Okay. so for the first time today, I kind of wish I had my presentation to show you, because there are curves in that that will show you that very clearly where we’ve demonstrated that. Somewhere in that, I mean it’s not a drop off, it tends to taper off, but by the time you get to somewhere between 2.5 hours and 3 hours, it’s essentially back to baseline. So, we know we’re gone in that timeframe, which is very consistent. It does go away very quickly, frankly sometimes too quickly. If you are having a huge meal, you may need a second dose of AFREZZA at the end. But it is initially characteristic of this product, and you can’t make those kinds of corrections.

You would never attempt that with an injected insulin, because its time of onset is too slow and its time of offset way too long, so you’ll be really chasing the curve. But if for whatever reason you eat more than you expected or you have more carbohydrates or whatever, and you find your -- you check your blood sugar after the meal and find it is too high, you can correct that by still taking another dose of AFREZZA. and if you’d have a Thanksgiving dinner and it went for two hours, you probably do need another dose of AFREZZA, but you can do that. And the duration of so-called rapid-acting analogs is very well known, that’s published data, we have shown that in some of the presentations as well. It tends to [fast] (ph)up to six, seven hours sometimes, (inaudible) of what it is. Regular insulin is even longer than that.

David Friedman – Morgan Stanley & Co. LLC

A question over here.

Unidentified Analyst

Do the devices you have up there have patents on and then if so for how long?

Matthew J. Pfeffer

They do, the newer one goes out much further, and I’m trying to remember how far, because it’s very, very far. I have to look it up and get back to you if anybody really wants to know. but these things are always extended as we broaden the field a little bit, and they saw – we recently got some pretty interesting patients around the powder underlying it to, which we think is a little more important. And I think if you really had to, you could come up with a somewhat [clumsier] (ph) device that use the same powder and get maybe close to the same effect, but the patent protection around the powder, I think is more fundamental, and over and above that, I think we have two areas of comfort. Number one is a lot of very interesting know-how that goes into this. It’s not simple to make, in fact we won some interesting awards for innovation and manufacturing for how we’ve done some of it.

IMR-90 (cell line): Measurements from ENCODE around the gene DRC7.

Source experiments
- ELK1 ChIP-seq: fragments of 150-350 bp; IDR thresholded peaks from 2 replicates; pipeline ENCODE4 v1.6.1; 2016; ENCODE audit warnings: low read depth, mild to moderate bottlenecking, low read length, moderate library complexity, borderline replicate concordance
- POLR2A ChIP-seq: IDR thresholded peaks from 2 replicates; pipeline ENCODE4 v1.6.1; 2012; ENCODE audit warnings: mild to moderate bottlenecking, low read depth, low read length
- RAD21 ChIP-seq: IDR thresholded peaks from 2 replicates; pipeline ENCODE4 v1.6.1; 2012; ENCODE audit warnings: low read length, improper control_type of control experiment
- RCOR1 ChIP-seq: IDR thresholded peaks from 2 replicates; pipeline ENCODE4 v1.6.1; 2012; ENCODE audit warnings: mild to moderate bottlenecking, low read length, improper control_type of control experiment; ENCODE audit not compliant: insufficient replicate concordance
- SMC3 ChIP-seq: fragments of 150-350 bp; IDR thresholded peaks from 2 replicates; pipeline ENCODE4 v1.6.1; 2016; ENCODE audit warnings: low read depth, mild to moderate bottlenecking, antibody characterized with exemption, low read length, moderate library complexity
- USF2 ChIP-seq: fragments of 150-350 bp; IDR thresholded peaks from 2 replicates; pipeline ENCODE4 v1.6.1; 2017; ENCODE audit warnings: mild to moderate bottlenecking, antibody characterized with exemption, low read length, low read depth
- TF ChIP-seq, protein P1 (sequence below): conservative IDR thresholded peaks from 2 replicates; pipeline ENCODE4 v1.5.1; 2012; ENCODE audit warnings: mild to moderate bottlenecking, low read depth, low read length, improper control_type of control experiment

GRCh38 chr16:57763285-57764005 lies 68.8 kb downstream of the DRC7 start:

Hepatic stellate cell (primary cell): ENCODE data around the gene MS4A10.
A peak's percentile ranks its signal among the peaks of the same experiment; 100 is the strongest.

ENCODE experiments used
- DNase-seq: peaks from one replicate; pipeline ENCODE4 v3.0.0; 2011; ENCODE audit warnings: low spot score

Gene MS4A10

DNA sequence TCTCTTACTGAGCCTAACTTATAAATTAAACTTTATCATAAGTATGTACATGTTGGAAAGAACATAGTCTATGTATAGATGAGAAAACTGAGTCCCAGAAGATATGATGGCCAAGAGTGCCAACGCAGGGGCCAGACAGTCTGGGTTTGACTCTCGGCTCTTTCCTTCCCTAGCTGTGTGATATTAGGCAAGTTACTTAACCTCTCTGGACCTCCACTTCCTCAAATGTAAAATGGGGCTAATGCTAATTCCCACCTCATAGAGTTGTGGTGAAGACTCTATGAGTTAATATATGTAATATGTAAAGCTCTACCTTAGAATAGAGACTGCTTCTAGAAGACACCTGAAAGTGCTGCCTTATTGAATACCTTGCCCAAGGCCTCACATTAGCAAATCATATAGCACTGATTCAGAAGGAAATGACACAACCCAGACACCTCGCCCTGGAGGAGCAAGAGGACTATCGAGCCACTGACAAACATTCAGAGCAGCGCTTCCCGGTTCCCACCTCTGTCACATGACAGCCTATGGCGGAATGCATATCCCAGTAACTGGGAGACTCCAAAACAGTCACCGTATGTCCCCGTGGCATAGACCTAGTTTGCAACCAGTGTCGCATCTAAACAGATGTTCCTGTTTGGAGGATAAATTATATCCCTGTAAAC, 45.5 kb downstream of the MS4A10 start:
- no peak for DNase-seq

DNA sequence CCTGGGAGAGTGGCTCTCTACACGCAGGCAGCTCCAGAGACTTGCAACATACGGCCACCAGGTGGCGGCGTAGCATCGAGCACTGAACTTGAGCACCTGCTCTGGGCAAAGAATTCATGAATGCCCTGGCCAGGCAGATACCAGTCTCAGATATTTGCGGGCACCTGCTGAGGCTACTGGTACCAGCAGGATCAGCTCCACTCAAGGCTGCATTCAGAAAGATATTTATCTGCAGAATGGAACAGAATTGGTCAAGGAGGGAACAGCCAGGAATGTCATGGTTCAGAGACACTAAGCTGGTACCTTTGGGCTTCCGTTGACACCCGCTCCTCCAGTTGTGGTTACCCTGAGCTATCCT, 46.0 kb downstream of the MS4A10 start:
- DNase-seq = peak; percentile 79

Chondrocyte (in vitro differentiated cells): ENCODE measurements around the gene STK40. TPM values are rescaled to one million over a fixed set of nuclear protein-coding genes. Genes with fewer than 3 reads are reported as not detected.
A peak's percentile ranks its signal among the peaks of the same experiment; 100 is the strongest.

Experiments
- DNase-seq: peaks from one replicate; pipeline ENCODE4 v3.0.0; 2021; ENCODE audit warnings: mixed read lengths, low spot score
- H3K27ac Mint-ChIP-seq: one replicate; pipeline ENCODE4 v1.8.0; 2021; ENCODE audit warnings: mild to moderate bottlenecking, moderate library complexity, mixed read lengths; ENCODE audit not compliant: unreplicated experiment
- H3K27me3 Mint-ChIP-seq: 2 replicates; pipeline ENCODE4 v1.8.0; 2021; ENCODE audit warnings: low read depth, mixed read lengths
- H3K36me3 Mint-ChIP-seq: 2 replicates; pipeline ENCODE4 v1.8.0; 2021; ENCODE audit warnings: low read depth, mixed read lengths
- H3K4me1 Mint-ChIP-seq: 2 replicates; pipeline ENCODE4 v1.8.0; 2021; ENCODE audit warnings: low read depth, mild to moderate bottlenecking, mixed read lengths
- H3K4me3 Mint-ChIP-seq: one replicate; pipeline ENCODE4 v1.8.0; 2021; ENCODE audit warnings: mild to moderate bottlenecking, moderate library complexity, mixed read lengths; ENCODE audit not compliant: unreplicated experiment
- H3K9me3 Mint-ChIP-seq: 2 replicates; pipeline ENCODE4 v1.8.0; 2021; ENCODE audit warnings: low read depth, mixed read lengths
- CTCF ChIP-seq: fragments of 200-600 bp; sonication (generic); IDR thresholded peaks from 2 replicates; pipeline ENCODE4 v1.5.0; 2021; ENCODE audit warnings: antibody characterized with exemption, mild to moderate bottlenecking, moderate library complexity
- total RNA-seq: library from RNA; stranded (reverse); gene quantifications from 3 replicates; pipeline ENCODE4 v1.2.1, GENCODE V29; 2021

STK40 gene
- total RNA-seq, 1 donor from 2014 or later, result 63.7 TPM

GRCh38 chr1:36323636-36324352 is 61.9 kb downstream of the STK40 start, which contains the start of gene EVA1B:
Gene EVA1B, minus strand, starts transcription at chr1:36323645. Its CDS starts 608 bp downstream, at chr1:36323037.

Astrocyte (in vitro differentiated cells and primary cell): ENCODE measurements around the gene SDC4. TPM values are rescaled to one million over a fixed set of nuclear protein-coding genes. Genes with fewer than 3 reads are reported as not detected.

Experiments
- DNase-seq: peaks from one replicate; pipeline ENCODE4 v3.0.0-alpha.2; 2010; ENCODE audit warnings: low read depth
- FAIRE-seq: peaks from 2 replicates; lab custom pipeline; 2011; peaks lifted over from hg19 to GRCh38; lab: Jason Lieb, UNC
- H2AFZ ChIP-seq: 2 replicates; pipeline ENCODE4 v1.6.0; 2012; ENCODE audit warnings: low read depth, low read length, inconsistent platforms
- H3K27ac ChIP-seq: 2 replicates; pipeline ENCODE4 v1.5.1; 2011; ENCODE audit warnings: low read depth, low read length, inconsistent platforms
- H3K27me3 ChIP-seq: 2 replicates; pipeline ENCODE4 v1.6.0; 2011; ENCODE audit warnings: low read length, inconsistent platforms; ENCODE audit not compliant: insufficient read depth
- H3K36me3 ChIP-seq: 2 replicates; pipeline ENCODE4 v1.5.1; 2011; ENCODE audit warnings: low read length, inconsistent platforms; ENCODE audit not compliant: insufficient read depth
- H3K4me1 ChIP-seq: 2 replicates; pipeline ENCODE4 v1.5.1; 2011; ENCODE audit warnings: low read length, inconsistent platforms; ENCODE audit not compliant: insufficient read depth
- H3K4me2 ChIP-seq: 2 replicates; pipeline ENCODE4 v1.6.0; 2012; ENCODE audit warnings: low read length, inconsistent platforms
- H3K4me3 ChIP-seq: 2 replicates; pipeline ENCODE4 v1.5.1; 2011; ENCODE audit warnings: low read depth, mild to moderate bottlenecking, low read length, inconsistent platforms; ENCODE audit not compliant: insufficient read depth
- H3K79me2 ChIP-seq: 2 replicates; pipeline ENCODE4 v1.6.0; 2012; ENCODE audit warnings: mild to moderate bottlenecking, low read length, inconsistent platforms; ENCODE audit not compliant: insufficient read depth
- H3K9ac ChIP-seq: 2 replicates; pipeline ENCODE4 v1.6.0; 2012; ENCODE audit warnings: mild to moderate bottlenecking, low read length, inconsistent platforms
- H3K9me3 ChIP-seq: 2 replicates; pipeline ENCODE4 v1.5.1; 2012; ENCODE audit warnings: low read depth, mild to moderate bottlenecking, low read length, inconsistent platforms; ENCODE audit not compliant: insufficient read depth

Some of it, I think is quite clever, and we disclosed most of what we haven’t, but giving a [ramp] (ph) of that, people will say, well, could do come up with the generic of this. I think that will be extraordinarily difficult, and even us with the same powder couldn’t do what you normally do for a generic, get away with the FDA. they still want us to do Phase III trials. I mean, we (inaudible) same powder, it is not even a generic version. So, it is not something that would lend itself to something like a generic at all. It would have – they would have to go through a full clinical program (inaudible) and make the stuff. So, you have to get around the patent, figure out how to make it, and then you still have a full clinical development program. So, I think we feel pretty comfortable with that.

David Friedman – Morgan Stanley & Co. LLC

There’s a question in the back.

Unidentified Analyst